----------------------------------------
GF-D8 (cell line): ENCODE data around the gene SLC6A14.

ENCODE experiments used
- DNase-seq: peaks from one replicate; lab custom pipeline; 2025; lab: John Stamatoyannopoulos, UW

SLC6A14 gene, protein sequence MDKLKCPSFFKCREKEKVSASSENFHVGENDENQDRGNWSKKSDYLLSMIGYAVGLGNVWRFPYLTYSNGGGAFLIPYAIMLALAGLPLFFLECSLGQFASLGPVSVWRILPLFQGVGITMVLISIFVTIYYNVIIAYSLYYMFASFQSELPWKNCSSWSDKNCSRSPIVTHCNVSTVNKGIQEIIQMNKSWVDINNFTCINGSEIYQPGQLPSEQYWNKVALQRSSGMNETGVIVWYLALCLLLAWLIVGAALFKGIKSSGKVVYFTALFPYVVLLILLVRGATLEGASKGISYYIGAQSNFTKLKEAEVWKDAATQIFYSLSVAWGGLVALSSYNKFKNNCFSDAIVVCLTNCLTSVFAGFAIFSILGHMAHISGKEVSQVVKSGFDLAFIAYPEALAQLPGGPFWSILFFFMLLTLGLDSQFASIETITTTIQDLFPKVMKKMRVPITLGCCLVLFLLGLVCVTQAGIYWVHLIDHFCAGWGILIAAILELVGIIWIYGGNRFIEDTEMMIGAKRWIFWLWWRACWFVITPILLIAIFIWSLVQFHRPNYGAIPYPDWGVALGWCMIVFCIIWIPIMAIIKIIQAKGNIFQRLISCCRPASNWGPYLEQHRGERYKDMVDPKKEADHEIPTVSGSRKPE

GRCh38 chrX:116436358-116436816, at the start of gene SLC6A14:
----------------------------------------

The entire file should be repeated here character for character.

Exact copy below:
GF-D8 (cell line): ENCODE data around the gene SLC6A14.

ENCODE experiments used
- DNase-seq: peaks from one replicate; lab custom pipeline; 2025; lab: John Stamatoyannopoulos, UW

SLC6A14 gene, protein sequence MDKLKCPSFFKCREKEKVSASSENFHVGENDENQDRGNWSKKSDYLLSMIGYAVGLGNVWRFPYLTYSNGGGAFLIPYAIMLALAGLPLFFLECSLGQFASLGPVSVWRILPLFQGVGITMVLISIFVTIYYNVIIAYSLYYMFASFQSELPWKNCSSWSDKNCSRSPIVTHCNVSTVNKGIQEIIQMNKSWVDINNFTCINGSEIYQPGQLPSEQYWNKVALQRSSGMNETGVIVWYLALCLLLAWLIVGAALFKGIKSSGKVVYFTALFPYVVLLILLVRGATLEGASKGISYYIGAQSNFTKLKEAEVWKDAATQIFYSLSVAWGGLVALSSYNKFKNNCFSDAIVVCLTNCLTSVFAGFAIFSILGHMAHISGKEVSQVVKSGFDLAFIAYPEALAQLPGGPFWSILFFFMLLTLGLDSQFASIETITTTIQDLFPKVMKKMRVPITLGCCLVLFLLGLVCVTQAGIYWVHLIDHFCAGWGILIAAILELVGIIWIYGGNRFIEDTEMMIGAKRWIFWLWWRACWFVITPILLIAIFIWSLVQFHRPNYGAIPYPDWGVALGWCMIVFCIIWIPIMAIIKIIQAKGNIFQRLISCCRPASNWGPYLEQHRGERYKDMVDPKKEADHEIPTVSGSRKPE

GRCh38 chrX:116436358-116436816, at the start of gene SLC6A14: